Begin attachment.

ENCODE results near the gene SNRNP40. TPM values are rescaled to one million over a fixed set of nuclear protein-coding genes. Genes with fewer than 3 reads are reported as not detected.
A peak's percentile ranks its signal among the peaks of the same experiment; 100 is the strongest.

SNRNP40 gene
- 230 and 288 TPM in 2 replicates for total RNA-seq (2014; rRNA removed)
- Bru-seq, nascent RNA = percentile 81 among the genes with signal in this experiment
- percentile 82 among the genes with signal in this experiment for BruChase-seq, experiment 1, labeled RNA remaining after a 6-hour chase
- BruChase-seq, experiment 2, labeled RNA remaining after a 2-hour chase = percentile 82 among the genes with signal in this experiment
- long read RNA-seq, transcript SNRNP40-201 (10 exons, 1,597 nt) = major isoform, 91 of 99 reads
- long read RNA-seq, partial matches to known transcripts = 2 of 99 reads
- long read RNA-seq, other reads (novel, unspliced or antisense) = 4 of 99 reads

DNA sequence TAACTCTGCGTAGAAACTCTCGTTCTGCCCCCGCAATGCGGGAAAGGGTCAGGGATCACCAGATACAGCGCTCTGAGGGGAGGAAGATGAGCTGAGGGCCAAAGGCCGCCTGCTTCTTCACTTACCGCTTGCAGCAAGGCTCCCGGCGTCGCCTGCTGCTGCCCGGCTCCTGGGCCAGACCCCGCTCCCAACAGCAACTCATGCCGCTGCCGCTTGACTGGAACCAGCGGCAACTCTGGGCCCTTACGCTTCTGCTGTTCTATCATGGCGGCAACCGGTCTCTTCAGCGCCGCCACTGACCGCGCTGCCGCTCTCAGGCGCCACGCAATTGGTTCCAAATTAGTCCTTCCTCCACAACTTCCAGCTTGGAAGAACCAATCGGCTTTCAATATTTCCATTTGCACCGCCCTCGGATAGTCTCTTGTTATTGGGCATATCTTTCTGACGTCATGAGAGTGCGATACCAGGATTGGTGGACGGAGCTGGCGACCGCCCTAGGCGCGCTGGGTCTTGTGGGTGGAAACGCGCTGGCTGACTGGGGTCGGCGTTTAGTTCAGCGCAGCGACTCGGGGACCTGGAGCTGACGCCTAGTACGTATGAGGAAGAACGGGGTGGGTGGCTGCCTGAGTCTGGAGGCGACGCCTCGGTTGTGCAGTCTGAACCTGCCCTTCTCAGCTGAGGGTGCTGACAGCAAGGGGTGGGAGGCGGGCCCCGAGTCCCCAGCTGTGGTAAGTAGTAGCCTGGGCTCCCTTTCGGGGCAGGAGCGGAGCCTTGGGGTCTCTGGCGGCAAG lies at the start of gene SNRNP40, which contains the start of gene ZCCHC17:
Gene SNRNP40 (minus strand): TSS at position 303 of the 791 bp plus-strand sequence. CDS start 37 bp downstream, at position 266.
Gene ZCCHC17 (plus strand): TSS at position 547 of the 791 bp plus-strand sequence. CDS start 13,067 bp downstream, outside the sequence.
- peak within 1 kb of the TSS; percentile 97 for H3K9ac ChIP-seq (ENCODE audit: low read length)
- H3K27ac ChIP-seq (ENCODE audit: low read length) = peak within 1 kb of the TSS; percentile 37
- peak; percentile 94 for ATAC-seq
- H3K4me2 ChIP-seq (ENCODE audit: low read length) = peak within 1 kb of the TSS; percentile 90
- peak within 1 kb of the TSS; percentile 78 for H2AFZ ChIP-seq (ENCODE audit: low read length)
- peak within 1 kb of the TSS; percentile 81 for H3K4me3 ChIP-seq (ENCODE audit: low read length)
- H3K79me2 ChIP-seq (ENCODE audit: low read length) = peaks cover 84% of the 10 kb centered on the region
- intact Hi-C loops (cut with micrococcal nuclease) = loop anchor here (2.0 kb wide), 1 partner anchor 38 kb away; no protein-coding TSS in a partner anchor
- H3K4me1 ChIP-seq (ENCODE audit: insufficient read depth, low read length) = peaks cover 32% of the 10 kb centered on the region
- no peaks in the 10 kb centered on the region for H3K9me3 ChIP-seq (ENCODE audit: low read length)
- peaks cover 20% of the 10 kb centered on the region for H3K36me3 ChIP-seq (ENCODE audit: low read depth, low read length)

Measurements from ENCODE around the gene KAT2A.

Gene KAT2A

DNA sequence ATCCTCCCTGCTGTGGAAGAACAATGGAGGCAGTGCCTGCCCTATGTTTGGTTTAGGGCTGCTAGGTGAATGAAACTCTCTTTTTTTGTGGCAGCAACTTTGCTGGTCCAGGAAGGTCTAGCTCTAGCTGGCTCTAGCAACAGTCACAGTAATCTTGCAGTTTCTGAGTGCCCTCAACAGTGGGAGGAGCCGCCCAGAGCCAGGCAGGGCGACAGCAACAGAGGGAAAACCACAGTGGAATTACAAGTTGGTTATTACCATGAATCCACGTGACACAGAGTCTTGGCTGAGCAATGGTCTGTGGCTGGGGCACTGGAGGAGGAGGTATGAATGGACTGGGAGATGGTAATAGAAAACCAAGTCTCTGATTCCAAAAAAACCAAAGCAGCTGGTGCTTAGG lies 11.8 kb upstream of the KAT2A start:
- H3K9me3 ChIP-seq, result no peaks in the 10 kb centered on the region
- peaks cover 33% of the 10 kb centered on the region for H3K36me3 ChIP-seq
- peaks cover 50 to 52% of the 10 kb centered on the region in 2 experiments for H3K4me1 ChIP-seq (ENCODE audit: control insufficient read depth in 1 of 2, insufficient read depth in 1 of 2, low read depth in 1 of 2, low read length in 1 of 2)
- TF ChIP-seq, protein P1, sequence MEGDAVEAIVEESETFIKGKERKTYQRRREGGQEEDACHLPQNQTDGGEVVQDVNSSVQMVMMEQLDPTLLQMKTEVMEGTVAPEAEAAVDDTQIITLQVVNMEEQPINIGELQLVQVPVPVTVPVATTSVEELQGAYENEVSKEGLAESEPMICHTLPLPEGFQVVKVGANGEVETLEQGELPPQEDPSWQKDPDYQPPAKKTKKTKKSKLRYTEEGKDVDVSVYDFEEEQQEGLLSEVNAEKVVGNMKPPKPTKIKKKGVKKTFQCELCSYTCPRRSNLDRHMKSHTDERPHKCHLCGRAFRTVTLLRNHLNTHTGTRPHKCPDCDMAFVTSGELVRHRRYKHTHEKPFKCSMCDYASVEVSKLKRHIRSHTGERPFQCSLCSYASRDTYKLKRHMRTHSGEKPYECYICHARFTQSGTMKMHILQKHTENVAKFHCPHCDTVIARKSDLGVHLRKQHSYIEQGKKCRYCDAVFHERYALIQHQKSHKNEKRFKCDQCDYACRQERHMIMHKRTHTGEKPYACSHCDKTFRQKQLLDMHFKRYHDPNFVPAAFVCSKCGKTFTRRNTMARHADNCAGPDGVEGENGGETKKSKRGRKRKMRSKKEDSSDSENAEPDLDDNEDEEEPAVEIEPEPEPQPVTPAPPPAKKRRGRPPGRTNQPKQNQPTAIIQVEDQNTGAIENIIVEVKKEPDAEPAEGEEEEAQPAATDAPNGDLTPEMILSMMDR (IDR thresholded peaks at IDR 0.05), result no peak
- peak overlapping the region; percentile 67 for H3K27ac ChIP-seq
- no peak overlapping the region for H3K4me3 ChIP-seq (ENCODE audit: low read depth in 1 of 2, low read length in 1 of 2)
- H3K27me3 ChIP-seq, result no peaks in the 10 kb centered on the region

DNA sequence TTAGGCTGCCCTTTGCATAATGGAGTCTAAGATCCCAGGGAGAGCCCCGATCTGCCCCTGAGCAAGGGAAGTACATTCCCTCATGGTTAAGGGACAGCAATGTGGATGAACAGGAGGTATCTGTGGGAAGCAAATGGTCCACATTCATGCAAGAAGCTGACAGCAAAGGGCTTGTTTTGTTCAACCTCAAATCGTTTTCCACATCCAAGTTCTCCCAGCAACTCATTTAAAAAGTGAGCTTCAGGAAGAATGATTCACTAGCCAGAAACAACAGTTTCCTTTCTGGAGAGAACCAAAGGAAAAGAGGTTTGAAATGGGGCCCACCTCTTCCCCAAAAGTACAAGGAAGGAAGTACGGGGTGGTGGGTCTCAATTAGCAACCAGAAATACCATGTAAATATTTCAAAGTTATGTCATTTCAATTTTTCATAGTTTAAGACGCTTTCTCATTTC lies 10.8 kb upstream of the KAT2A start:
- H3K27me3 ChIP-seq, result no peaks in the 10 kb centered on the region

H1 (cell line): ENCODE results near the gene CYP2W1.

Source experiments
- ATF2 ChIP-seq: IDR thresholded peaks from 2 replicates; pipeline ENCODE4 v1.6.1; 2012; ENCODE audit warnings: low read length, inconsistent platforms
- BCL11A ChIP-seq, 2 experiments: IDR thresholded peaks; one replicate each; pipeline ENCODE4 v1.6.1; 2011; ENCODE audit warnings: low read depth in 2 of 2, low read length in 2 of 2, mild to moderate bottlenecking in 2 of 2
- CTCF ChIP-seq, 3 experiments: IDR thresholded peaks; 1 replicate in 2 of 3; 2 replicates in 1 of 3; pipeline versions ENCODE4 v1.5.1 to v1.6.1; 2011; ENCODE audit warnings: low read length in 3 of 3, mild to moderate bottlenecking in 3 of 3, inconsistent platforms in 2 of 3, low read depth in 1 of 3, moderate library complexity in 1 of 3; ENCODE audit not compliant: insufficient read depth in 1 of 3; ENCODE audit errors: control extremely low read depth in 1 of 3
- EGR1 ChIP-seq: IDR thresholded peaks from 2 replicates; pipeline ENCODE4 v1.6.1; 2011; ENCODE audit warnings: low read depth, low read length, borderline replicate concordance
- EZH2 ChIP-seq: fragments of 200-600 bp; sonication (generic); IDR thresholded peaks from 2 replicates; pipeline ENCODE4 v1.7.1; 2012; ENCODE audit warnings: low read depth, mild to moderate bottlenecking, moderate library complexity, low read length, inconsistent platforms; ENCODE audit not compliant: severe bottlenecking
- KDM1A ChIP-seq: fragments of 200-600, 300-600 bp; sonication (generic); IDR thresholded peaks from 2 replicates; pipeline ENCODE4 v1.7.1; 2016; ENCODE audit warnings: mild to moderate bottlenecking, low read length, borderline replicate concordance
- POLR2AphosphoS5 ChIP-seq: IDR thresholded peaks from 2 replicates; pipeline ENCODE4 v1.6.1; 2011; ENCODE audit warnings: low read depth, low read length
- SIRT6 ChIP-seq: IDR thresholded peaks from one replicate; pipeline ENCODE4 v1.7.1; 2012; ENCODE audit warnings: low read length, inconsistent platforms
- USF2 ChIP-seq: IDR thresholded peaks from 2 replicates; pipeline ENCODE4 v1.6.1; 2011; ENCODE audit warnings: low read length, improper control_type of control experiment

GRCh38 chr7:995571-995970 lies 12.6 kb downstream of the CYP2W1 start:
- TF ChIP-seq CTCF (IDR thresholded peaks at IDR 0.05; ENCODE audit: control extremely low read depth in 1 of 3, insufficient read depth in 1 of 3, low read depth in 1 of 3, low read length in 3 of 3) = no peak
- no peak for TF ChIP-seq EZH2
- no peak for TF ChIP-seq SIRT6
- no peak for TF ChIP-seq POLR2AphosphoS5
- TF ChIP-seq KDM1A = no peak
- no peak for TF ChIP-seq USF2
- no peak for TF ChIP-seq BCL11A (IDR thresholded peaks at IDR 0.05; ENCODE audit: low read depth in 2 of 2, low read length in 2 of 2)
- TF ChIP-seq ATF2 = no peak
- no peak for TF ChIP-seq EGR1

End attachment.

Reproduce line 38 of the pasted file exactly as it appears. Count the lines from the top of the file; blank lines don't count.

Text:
Source experiments